Yesterday’s Dover race was clearly better than Loudon’s attempt last week.
Lots of racing, bumping, rubbin’, and even a tete-a-tete of sorts. However, what really bummed me out were the race commentators attempting to keep fans interested with their lap-by-lap “update” on the Chase points.
For example, with over half the race yet to go and Kenseth in the lead, the talking heads were putting him in first place in the Chase. How ridiculous is that? I can’t imagine watching the first game of the World Series with one team ahead by three runs in the second inning and the announcers saying something like, “Well, that pretty much clinches the game for the Sox; looks like they’ll repeat as World Series champs.” We would all call that announcer an idiot.
Look at the standings today — Gordon, Stewart, Edwards are 1-2-3 and Kenseth (remember, he was announced as being in first place around lap 190) is ninth in the points race.
How about it, guys, don’t keep updating us on where drivers stand in the Chase when the race is FAR, FAR from over.
It’s not only distracting but insulting!
There has been a great deal of mumbling about the Chase for the Championship as well as the Race for the Chase. Seems that some feel that anyone who wins the Nextel Cup Championship under the present system should have an asterisk placed next to their name.
Because the former system of identifying the champion took the entire racing season into account while the current system limits the championship to the top 12 drivers in points, and indeed the winner might not have been leading the points race when the Race for the Chase ended (see “Jimmie Johnson” in your NASCAR record book).
The fact is that nearly every U.S. professional sport (e.g., NFL, MLB, NBA, NHL) has a system by which the “leader” at the end of the season still needs to win the “championship” regardless of its season record. Remember the 1980 Oakland Raiders? Wild card berth in the Super Bowl playoffs—defeated the Philly Eagles in Super Bowl XV! Did they deserve to be Super Bowl Champs given they were the “wild card” entry? Some still say NO! But the fact is, they WON!!!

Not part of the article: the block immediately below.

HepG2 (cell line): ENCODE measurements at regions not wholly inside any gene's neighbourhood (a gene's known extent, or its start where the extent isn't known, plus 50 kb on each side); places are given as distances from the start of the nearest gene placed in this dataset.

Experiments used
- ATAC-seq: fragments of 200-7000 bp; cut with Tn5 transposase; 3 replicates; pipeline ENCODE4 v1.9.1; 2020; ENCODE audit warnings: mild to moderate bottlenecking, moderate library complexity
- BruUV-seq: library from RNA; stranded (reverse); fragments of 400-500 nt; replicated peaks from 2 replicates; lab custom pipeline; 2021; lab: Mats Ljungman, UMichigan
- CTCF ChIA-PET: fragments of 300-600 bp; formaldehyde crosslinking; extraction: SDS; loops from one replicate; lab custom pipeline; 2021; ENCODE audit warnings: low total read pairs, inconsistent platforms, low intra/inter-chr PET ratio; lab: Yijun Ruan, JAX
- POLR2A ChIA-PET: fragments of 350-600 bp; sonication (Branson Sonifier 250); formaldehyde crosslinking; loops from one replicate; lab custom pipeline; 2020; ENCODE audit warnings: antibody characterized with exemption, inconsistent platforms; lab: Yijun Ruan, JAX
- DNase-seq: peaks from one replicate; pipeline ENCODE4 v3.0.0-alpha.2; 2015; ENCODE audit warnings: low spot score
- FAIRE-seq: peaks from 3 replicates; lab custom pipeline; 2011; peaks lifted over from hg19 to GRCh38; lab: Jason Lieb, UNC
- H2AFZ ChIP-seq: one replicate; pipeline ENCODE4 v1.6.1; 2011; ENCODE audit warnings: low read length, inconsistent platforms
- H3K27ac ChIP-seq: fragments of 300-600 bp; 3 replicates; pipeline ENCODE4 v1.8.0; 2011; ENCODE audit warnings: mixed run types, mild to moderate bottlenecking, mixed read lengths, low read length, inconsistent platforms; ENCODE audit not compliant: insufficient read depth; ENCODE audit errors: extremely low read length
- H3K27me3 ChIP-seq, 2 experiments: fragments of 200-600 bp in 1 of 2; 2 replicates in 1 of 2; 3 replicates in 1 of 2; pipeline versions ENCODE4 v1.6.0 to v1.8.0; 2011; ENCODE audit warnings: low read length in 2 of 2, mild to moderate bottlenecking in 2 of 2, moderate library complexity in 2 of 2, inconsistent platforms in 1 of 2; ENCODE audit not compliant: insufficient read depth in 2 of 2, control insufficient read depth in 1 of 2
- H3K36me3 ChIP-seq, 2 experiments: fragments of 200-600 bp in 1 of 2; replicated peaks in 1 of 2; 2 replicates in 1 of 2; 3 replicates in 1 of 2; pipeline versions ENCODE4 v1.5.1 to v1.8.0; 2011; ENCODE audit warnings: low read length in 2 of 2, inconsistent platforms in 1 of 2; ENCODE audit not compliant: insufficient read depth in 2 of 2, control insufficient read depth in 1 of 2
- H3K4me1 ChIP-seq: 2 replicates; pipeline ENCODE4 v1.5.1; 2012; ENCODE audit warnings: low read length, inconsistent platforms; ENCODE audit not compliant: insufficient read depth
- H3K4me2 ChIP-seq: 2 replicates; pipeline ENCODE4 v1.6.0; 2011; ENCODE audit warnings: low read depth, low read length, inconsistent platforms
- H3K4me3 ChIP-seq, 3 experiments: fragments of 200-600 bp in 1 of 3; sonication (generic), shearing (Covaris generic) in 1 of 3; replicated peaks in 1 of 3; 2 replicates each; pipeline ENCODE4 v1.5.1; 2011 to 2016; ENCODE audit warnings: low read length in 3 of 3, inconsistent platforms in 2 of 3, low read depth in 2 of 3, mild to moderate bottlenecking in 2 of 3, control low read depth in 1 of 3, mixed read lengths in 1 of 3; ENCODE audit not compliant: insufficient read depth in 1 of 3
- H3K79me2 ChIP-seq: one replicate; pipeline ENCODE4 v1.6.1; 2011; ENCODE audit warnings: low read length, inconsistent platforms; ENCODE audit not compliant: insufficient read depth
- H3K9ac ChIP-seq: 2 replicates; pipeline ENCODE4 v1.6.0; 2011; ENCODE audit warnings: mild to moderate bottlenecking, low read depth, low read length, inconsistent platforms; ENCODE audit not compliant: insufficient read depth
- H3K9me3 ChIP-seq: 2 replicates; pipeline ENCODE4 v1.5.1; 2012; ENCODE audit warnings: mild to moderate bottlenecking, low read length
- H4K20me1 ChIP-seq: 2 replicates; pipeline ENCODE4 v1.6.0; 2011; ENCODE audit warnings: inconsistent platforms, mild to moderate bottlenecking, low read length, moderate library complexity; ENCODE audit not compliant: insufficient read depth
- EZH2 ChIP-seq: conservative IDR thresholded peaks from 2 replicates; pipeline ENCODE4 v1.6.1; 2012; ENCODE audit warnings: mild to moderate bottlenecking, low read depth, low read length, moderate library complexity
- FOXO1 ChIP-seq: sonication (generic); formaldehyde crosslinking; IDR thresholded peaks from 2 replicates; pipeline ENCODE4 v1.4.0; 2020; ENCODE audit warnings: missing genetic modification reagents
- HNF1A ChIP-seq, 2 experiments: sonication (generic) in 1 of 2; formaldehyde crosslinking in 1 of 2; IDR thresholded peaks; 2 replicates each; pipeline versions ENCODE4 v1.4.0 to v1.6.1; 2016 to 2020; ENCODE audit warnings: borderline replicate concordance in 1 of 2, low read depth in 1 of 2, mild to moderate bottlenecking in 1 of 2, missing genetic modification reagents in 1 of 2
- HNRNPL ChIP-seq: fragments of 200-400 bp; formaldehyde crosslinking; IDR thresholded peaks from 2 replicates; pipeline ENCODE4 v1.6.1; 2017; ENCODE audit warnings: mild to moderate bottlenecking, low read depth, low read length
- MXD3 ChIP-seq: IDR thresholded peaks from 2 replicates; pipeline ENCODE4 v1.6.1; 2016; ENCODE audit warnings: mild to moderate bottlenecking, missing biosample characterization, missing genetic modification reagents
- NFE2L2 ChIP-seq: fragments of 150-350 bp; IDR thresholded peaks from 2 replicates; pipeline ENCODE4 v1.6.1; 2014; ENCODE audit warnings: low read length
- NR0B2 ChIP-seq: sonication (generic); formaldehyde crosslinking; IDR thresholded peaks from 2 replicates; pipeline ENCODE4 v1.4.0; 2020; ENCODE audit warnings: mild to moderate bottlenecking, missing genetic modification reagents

Will the eleven drivers behind “48” be able to catch him? I don’t know. But, the fact is, just because some feel the “24” should be considered the “champ” because he was leading the points race at the conclusion of the “chase, the season isn’t 26 races long—it’s 36 races! Don’t count your chickens before the eggs hatch!
Off to Loudon.
I’m not Charles Dickens but here goes: It truly seemed as if the best and worst of times happened in motorsports this weekend.
With Richmond you had the end of the long shot as Junior ran as quickly as he could but just didn’t have an engine that could do likewise. But that’s alright, now he can be free of the pressure to get into the Chase and just drive to win (I know, I know; he does that already).
Crossing state lines to the Paris (or is it London) portion of this story I actually watched the IndyCar Series race from Chicagoland (Wow a whopping 22 car field if I remember correctly).Wait I lied; I only watched the last half …
So, while not NASCAR, we saw the best of times for soon to be NASCAR man Dario F. while Scott Dixon must have just felt crushed. Of course we have intrigue as well (what good story doesn’t have a plot twist) as Danica P. mysteriously spun out with just a few laps to go. I say mysteriously as it was on pit road and apparently has happened before. Did someone say:” Conspiracy” boys and girls? (NOT ME).